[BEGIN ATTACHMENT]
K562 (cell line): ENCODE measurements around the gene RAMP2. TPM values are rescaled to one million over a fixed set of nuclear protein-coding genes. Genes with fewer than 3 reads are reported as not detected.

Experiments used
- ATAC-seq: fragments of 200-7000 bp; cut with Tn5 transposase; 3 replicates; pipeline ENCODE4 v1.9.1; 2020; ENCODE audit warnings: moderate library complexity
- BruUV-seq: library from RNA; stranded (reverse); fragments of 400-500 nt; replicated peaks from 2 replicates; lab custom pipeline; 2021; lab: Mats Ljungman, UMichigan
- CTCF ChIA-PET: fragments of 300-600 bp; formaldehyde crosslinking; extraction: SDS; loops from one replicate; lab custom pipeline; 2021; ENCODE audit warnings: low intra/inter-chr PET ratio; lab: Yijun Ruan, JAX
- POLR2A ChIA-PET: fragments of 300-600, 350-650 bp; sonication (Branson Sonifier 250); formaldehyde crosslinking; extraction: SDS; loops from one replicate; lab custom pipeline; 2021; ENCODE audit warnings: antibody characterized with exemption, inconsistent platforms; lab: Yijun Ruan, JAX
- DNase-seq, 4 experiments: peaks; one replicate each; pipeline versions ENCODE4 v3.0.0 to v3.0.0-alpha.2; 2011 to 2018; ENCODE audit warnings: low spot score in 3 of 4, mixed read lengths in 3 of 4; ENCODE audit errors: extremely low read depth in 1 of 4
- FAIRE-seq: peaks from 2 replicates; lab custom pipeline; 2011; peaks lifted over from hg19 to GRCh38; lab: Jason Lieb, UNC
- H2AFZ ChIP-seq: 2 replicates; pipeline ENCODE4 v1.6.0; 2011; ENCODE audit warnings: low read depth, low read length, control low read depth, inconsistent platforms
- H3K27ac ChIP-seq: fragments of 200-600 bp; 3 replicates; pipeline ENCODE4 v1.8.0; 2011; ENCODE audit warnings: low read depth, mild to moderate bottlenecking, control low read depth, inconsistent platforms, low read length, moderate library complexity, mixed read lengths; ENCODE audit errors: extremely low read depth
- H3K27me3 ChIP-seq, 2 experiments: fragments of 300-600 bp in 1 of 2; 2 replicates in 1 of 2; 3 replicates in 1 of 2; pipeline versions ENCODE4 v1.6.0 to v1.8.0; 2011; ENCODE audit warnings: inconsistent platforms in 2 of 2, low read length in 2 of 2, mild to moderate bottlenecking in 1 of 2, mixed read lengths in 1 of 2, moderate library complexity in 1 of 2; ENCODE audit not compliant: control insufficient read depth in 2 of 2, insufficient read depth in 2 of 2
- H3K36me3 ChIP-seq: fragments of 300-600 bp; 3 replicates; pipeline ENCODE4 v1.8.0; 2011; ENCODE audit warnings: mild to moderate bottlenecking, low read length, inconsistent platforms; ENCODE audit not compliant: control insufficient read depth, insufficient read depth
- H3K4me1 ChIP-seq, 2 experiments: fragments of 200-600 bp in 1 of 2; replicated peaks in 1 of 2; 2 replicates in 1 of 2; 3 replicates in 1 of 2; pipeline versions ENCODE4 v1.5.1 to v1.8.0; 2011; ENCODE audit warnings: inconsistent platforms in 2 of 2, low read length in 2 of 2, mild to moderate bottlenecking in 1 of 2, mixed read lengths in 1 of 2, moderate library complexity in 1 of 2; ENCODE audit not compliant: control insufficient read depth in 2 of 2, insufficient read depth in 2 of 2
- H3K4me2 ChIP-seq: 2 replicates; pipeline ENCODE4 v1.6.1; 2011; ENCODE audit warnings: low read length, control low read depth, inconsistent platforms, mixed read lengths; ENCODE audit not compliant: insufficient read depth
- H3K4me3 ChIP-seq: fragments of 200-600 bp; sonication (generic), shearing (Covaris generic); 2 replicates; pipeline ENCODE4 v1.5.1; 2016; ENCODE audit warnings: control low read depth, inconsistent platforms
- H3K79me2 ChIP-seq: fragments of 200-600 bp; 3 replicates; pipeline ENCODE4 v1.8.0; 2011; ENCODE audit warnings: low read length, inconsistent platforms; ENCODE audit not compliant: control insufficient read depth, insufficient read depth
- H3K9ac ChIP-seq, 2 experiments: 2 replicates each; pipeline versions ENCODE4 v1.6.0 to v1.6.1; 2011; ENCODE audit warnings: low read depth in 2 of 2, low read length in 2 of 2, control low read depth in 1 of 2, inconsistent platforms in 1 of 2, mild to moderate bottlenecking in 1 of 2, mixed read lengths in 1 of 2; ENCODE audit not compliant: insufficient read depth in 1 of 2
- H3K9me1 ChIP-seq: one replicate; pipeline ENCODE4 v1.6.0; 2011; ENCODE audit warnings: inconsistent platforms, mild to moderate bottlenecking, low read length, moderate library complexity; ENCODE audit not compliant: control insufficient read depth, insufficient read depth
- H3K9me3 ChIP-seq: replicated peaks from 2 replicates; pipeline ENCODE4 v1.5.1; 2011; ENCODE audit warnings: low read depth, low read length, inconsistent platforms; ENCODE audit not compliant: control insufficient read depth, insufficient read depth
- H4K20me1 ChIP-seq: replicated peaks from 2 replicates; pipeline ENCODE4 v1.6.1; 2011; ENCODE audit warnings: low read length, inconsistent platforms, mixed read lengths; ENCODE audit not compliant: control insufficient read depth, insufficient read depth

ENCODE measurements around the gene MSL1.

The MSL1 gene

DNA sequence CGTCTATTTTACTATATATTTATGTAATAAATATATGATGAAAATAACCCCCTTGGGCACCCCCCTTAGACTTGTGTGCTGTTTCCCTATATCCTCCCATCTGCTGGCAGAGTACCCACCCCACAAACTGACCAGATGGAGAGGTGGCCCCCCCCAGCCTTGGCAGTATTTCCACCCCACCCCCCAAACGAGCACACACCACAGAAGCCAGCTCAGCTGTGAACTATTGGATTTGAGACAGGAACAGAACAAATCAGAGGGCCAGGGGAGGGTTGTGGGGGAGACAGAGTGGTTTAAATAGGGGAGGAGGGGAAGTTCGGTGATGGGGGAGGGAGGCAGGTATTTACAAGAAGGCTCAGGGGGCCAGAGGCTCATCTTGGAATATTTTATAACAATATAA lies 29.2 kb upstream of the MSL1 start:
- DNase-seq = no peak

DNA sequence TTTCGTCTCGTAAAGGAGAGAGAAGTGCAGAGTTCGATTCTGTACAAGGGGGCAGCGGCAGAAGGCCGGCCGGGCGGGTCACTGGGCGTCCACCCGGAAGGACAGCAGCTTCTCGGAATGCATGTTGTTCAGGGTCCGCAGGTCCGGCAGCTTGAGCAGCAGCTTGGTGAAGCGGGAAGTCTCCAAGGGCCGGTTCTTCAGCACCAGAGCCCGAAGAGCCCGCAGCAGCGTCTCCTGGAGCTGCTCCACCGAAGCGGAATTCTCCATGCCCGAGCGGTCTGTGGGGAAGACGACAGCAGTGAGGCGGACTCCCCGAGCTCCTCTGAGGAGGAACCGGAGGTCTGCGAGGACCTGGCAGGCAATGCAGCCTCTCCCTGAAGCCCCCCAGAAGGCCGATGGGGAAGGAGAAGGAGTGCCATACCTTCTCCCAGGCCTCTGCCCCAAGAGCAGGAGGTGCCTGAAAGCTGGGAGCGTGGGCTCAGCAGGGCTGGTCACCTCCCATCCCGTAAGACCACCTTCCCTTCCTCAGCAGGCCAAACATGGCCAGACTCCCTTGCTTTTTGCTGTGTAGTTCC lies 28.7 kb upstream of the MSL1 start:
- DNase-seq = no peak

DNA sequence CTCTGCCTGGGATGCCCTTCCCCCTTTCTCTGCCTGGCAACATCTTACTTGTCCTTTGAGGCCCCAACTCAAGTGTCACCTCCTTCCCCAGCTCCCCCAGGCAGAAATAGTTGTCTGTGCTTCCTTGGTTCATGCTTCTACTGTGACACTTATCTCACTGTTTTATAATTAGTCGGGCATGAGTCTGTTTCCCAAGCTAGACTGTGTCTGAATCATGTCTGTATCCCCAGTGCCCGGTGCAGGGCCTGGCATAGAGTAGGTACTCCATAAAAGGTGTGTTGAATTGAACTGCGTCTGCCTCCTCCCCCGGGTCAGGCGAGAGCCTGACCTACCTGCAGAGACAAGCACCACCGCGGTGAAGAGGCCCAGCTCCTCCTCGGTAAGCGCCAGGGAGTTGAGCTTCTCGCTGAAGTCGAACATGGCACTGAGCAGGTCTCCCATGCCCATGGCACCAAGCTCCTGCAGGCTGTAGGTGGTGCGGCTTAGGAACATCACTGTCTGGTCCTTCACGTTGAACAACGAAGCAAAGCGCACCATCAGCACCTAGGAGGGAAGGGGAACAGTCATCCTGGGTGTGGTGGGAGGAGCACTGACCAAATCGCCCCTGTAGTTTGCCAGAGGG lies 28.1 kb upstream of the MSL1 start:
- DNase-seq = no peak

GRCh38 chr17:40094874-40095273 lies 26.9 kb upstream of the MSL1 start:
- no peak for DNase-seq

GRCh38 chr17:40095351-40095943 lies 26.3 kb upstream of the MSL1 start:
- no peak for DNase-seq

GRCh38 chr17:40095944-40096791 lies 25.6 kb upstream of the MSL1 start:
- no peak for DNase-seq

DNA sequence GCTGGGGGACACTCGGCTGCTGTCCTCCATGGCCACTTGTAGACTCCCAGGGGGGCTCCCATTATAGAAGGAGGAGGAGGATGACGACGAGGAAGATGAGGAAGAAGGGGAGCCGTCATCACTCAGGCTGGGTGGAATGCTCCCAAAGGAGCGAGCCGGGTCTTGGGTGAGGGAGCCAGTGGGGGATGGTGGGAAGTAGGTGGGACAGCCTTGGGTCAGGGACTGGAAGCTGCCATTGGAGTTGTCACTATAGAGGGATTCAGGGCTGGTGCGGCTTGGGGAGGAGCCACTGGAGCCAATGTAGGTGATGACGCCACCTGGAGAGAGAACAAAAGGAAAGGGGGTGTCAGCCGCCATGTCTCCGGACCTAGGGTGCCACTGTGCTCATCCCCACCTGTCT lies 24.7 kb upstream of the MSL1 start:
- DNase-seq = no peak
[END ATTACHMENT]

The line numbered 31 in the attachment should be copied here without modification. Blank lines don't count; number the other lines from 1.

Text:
GRCh38 chr17:40095351-40095943 lies 26.3 kb upstream of the MSL1 start: